By: DAVID COOK, Photography by: DAVID COOK

Greg Kay aka The Canvas King saved David a lot of time.
Greg Kay from All Terrain Campers works his magic on the machine.
Greg Kay reinforces each eyelet to spread the load.
Welding metals of varying thicknesses is challenging. It cost David only $20 for a professional to do the job.
Plenty of shade, fine wine and good company, what more could you want?
A centre line of eyelets allows David to turn his shadecloth awning into a sun room.
Check out the double folded hem.

With the right help, making shade sails DIY-style is easier than you think.

Shadecloth DIY. Making an awning is easier than you think.

We all camp for our own reasons. For some it's the peace of sharing a campfire with your significant other, watching the velvet night sky arch above as a dingo cries in the distance. For others it's the perfect way to get away with a bunch of friends, sharing stories around the fire and enjoying communal meals.

If you are of the latter gregarious group who love to have your friends around, how do you provide that central gathering point in the shade and without posing too much weight and bulk in transport?

The answer could be a shadecloth extension to your trailer's awning. With the right help, you can put one together relatively easily without breaking the bank. Since it's shadecloth it's designed for outdoor exposure so it can travel on top of your camper and is light enough for two people to erect.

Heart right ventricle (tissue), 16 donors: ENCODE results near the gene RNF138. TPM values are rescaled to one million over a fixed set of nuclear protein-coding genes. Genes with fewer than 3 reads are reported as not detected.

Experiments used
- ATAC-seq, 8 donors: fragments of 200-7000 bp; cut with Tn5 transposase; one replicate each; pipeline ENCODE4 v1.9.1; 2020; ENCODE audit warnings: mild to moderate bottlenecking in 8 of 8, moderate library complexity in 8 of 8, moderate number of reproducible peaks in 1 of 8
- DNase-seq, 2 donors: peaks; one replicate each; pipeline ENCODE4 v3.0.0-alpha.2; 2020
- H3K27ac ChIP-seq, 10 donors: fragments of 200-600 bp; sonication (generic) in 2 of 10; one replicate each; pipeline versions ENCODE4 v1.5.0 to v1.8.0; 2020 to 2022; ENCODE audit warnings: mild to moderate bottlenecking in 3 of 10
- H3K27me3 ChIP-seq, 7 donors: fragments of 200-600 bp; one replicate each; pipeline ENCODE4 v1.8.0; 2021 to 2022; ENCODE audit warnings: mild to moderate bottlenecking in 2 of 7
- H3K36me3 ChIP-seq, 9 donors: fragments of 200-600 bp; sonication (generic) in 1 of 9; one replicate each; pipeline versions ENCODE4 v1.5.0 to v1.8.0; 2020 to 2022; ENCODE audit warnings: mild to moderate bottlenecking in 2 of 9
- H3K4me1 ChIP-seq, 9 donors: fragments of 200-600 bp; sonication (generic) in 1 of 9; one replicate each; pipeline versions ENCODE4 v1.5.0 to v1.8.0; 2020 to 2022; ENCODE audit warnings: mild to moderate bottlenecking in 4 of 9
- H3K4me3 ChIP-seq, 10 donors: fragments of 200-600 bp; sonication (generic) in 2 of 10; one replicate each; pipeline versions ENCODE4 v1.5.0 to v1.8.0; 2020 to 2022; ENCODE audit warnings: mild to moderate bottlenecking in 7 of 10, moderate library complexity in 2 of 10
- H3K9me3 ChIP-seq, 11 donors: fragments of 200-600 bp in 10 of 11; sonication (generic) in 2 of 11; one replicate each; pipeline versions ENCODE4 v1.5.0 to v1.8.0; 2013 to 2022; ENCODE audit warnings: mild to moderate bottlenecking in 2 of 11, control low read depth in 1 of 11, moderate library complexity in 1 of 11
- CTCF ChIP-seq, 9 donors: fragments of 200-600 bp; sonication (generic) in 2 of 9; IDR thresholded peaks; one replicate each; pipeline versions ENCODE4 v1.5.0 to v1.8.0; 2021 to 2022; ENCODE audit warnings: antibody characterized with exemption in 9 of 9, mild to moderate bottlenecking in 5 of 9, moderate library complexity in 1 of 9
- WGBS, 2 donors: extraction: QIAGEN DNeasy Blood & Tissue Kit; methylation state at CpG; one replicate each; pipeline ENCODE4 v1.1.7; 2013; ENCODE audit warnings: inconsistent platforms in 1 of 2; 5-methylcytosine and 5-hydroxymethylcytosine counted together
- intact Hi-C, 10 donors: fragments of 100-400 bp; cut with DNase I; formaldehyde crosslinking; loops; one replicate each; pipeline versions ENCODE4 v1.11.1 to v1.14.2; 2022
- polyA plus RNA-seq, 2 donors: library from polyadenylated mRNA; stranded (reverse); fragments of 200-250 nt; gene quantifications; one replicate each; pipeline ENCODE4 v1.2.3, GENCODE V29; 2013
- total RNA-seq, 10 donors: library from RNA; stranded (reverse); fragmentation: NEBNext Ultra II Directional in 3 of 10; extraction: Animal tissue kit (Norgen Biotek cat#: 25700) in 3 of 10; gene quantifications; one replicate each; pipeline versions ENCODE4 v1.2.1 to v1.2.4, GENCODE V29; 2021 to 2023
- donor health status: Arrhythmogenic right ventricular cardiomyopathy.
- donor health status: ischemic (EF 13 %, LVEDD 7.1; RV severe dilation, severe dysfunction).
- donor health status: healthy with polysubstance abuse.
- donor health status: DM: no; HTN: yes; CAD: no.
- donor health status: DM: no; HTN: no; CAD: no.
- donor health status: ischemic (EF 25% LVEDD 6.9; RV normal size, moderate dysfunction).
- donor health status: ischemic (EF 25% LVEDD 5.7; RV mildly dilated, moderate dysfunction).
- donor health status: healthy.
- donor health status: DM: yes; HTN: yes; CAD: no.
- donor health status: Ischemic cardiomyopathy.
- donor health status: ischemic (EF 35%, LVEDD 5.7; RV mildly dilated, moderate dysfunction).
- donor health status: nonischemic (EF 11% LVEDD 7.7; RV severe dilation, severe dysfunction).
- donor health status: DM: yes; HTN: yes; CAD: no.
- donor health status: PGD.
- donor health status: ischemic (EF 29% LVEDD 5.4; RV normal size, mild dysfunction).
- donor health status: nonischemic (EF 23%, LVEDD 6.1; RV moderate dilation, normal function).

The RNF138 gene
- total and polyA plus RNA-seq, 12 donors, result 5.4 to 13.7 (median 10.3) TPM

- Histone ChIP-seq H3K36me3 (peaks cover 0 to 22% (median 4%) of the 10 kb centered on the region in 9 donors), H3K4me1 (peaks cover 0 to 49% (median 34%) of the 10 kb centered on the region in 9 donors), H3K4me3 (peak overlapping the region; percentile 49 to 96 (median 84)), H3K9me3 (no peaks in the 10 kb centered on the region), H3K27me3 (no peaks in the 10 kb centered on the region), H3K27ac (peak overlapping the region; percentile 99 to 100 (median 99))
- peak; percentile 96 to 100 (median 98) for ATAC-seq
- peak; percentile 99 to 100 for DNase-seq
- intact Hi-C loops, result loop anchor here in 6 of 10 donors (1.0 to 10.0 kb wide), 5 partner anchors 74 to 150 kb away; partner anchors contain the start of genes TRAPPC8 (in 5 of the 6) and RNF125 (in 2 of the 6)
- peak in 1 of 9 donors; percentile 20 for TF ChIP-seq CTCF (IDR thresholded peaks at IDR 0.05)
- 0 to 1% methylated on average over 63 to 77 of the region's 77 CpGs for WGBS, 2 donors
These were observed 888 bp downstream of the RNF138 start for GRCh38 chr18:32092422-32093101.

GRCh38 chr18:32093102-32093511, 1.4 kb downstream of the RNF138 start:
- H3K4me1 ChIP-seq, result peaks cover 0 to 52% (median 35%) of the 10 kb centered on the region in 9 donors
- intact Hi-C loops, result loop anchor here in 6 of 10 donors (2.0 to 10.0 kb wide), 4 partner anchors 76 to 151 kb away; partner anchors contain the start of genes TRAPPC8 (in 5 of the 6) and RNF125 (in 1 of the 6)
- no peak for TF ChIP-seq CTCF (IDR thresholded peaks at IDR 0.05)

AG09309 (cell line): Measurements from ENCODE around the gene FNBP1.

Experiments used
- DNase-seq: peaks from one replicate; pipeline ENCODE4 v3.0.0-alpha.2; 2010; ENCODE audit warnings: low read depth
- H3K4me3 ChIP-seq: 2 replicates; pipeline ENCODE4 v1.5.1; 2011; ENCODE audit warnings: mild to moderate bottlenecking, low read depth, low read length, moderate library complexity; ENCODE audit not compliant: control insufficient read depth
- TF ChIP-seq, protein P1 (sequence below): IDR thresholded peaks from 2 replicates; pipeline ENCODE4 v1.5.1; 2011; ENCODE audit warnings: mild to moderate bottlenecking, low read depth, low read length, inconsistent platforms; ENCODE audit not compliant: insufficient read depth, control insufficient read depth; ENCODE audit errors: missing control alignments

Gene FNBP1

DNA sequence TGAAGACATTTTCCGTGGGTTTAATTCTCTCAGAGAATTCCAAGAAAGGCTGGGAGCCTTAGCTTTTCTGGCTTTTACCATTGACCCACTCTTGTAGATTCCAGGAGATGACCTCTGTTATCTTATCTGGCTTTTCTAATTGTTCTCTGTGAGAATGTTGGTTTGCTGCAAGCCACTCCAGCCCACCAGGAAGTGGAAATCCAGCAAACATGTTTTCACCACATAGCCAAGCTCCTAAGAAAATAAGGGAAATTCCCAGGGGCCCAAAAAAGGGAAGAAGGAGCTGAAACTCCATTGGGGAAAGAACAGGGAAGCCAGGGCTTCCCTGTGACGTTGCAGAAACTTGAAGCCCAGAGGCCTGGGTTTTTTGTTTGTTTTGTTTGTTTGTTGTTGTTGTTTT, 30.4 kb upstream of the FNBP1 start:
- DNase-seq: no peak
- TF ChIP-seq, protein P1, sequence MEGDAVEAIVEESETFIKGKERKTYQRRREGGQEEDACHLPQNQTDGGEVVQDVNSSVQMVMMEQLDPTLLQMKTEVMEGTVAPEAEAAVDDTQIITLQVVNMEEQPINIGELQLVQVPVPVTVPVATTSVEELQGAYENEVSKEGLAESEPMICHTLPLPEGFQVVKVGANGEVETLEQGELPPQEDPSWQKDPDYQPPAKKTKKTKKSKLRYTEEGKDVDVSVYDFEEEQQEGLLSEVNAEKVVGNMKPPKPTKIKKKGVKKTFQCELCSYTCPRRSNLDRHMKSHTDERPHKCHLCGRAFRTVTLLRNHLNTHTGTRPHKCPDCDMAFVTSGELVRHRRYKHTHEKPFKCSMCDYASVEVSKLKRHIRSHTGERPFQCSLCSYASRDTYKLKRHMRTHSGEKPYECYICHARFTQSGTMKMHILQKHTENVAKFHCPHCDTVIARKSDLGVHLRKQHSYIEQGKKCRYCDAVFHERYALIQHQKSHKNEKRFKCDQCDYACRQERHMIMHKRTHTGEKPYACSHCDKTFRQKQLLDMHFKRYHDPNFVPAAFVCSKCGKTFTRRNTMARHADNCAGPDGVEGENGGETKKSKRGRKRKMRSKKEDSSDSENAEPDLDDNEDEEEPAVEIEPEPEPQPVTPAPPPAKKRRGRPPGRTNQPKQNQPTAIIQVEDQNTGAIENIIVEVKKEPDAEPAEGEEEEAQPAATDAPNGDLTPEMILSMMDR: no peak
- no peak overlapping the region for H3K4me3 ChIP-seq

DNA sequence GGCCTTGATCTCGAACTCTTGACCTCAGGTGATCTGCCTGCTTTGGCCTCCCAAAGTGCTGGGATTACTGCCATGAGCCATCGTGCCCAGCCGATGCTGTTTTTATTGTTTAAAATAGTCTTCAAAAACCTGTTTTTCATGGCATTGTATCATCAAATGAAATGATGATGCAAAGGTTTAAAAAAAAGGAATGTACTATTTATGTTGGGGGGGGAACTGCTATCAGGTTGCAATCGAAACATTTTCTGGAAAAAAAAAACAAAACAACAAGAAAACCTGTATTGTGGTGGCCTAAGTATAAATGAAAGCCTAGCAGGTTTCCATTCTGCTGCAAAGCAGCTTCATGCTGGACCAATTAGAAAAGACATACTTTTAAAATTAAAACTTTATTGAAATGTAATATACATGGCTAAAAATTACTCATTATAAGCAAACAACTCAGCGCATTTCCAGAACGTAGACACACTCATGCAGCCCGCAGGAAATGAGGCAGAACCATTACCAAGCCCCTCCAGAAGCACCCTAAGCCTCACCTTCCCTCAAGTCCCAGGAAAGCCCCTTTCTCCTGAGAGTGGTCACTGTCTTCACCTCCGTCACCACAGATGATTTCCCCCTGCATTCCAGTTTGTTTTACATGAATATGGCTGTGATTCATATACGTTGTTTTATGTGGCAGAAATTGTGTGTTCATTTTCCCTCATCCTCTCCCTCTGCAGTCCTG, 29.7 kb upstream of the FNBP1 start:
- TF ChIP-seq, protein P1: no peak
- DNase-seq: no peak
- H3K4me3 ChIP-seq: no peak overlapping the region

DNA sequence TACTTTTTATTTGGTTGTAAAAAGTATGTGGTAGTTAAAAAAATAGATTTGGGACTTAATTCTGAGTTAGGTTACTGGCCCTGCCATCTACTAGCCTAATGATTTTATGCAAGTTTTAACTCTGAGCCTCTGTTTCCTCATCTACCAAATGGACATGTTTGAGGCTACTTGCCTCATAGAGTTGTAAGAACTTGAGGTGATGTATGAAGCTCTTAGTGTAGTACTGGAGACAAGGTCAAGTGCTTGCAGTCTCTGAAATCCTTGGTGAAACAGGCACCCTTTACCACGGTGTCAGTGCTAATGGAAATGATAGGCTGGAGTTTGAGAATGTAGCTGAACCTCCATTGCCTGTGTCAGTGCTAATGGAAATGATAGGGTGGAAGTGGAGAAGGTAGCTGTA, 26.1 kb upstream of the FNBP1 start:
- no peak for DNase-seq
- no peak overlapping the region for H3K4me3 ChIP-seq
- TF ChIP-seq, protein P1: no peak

The easiest way to make a shadecloth cover for your campsite is to use your awning's existing dimensions and support structure.

To do this, measure the top edge of the awning taking note of the space between each eyelet, where each pole goes. It is important to measure these distances carefully, as support poles are rarely evenly spaced. Our awning uses four support poles that span its width; yours may use less or more.

Once you have these dimensions map out a plan, mirroring the distances between each eyelet, and adding 6.5cm either side for the seams. The depth of the cover will depend on the size of the shadecloth you chose.



Shadecloth is readily available. Our local hardware outlet had it in a range of grades and colours in a choice of two widths. We chose the heaviest grade for maximised shade and superior strength and the widest stock at 3.66m, which influenced the depth of our cover. The wheat coloured cloth matched our canvas the best - I suggest that you opt for a light colour so that the sun is reflected rather than absorbed.

Commercial-grade shadecloth is available elsewhere if you are willing to pay more. You can usually save some money purchasing it online.

Once you know the width of your cover, you can introduce to your plan a centre line of eyelets parallel to your awning supports so that you can convert your shade into a sun room.



We took our plan and shadecloth to All Terrain Campers, which is close to our home in Sydney. All Terrain has its own canvas sewing facility and was willing to undertake our order. It's worth phoning your nearest camper trailer manufacturer before you commence to see if they will do the same for you.

All Terrain sewed a double-folded hem around the cloth's perimeter, reducing the shadecloth's width to 3.4m. This provided enough strength to support the eyelets. One of All Terrain's canvas workers Greg Kay - a qualified sailmaker - added reinforcing patches around each eyelet to spread the load. We hadn't factored this into our plan, but it has made a huge difference to the final product.